2009 Toxic Chemical Releases Shows Reduction in the EPA Analysis Report – TRI

  • Date: December 29, 2010
  • Source: Admin
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Vital community information will be provided shortly with the release of the U.S. Environmental Protection Agency’s (EPA) annual national analysis of the Toxics Release Inventory (TRI). Information on the disposal and release of toxic chemical into the air, land and water, and on waste management and pollution prevention activities in neighborhoods across America is published by the TRI program. The report claims that there has been a 12% decrease in the release of toxic chemicals into the environment from 2008, with the 2009 figures being 3.37 billion pounds.

This year, additional information offered by the EPA makes the TRI data more significant to communities. Toxic releases and disposals to selected urban communities, tribal lands, and large aquatic ecosystems is not highlighted in the TRI report.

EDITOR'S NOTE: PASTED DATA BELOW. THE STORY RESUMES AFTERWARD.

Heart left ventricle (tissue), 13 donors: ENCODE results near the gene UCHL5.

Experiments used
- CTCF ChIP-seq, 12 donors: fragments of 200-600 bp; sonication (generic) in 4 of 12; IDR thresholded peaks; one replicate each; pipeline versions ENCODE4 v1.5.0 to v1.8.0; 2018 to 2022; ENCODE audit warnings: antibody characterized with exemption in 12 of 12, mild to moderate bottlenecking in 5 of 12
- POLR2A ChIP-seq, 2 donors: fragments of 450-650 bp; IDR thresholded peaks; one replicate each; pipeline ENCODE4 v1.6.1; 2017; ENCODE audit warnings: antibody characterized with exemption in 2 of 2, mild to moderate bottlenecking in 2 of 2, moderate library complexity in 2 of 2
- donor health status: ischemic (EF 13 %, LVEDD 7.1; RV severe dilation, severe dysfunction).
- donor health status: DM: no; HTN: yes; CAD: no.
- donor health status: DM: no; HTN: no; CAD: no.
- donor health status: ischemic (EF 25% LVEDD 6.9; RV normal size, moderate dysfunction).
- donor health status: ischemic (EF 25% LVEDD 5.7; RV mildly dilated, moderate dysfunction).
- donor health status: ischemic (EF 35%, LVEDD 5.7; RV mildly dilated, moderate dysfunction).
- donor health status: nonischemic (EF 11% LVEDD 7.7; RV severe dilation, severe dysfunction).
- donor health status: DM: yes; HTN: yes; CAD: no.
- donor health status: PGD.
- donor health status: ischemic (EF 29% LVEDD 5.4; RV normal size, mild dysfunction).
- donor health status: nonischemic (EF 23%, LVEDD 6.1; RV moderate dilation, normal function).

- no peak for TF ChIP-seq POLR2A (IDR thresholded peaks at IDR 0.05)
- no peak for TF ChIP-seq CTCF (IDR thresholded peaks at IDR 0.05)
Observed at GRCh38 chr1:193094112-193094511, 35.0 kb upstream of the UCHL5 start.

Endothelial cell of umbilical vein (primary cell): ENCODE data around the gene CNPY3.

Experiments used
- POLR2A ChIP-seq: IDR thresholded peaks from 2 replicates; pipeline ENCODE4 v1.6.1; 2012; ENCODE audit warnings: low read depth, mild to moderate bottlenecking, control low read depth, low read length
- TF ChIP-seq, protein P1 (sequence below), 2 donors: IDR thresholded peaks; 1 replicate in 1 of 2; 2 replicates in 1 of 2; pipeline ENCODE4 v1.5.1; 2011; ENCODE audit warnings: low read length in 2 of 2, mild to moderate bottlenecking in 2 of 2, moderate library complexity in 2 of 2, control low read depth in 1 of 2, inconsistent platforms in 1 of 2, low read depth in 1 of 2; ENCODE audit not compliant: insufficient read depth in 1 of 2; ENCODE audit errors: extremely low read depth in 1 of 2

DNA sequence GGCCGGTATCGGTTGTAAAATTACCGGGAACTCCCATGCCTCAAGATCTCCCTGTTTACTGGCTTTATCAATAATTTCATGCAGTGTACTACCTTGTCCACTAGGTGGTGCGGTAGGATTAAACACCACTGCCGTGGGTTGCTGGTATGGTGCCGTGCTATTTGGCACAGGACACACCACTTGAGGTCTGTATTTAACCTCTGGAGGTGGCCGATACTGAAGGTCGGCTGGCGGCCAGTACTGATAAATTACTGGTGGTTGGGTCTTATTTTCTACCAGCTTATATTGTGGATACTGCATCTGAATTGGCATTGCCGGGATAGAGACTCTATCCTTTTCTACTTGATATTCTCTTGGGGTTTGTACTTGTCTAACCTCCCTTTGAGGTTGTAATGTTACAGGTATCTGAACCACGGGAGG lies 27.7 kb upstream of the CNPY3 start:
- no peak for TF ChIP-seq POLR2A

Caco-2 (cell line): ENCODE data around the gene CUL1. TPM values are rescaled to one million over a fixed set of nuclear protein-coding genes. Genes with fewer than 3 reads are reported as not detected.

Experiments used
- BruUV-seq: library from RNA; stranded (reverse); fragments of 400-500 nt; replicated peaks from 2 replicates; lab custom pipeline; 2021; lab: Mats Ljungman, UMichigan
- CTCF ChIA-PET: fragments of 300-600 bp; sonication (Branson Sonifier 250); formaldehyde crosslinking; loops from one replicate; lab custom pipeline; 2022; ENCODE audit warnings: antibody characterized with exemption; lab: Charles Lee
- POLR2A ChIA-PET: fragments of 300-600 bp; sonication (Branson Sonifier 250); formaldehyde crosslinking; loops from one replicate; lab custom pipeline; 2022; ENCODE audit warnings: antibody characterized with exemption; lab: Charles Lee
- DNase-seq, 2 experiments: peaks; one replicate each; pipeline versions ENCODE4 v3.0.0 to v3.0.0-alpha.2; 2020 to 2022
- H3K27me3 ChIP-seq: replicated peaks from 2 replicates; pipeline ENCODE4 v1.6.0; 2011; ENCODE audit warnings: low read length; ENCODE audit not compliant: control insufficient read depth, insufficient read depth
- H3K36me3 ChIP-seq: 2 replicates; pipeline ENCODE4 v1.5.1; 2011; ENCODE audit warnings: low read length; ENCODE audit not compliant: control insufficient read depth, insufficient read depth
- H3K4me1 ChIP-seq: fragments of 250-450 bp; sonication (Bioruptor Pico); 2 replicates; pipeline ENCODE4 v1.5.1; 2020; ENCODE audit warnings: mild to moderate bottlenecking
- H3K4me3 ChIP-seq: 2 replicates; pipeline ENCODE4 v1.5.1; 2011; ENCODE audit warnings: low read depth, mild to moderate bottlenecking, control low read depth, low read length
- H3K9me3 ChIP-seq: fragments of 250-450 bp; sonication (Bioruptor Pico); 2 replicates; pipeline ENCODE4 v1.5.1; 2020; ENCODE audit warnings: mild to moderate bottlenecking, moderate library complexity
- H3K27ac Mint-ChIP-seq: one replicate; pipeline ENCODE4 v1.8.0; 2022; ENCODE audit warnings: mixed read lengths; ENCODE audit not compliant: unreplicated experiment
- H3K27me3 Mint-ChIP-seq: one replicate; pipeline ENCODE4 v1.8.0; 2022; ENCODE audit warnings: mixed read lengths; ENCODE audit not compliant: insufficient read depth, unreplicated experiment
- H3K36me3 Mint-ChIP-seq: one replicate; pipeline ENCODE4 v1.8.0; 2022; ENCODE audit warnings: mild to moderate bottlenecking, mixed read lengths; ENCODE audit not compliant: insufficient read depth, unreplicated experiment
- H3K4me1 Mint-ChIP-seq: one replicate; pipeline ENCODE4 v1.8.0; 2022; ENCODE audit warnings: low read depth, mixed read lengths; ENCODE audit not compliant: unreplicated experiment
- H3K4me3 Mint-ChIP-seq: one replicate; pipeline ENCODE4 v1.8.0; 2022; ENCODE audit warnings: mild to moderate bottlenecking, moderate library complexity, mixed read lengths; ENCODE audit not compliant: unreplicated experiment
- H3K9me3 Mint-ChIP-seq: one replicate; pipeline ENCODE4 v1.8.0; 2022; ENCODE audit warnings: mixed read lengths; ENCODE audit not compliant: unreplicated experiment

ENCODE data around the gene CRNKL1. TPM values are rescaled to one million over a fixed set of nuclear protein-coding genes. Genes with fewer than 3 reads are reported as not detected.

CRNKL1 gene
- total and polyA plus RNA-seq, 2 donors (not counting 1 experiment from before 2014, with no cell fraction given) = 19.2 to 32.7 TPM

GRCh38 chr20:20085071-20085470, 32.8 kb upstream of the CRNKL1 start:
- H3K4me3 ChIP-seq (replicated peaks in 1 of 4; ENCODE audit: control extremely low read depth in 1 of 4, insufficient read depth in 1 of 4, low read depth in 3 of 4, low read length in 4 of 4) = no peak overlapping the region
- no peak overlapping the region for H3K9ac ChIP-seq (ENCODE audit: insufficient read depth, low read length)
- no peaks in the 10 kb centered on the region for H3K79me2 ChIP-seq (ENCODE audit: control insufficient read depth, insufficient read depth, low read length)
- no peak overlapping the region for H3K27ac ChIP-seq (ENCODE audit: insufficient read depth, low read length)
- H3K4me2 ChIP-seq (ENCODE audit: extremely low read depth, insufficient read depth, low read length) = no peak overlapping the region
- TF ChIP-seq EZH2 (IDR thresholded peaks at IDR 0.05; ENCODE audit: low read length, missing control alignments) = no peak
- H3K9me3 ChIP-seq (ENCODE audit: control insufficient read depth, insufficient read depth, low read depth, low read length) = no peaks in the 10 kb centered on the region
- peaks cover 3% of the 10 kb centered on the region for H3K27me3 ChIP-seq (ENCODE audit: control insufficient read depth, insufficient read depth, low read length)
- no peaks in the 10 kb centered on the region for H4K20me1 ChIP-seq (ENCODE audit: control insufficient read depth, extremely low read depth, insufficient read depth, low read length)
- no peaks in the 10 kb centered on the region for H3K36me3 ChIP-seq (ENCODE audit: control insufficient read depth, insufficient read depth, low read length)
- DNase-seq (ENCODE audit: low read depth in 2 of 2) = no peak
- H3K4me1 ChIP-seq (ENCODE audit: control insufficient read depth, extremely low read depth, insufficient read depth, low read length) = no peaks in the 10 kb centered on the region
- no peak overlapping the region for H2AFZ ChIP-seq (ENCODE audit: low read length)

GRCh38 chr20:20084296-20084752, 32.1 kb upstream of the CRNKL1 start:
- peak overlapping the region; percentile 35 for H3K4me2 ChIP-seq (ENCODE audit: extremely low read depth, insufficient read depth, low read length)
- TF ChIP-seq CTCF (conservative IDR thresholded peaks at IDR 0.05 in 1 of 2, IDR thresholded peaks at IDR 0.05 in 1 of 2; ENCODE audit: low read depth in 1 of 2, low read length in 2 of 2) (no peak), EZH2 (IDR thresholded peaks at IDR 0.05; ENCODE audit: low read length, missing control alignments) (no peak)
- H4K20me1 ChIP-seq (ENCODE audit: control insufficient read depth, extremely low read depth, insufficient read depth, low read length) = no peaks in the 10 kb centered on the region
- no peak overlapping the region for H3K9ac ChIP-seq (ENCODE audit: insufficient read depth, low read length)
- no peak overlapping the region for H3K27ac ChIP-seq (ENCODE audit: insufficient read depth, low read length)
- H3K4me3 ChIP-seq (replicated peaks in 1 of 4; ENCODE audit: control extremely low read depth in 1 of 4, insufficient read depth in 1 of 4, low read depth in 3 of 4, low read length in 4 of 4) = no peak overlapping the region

The data in the analysis includes about 650 chemicals from more than 20,000 facilities. Since 2008, air releases reduced by 20%, surface water released by 18%, and land releases by 4%. Additional decreases were seen in the release of chemicals (persistent, bio-accumulative, and toxic) such as mercury, dioxin, and lead.

Related Acts

The Superfund Amendments and Reauthorization Act (SARA) of 1986 created the Emergency Planning and Community Right-to-Know Act (EPCRA) later modified by the Pollution Prevention Act of 1990. It is a law designed to improve community access to information about chemical hazards and to facilitate the development of chemical emergency response plans by state/tribe and local governments.

EPCRA Section 313 requires manufacturing facilities included in SIC codes 20 through 39 to submit an annual toxic chemical release report if they have 10 or more employees and if they manufacture, process, or use specified chemicals in amounts greater than threshold quantities. This report, commonly known as Form R, covers releases and transfers of toxic chemicals to various facilities and environmental media, and allows EPA to compile the national Toxic Release Inventory (TRI) database. 

Source:!OpenDocument of Emergency Planning And Community Right-To-Know Act

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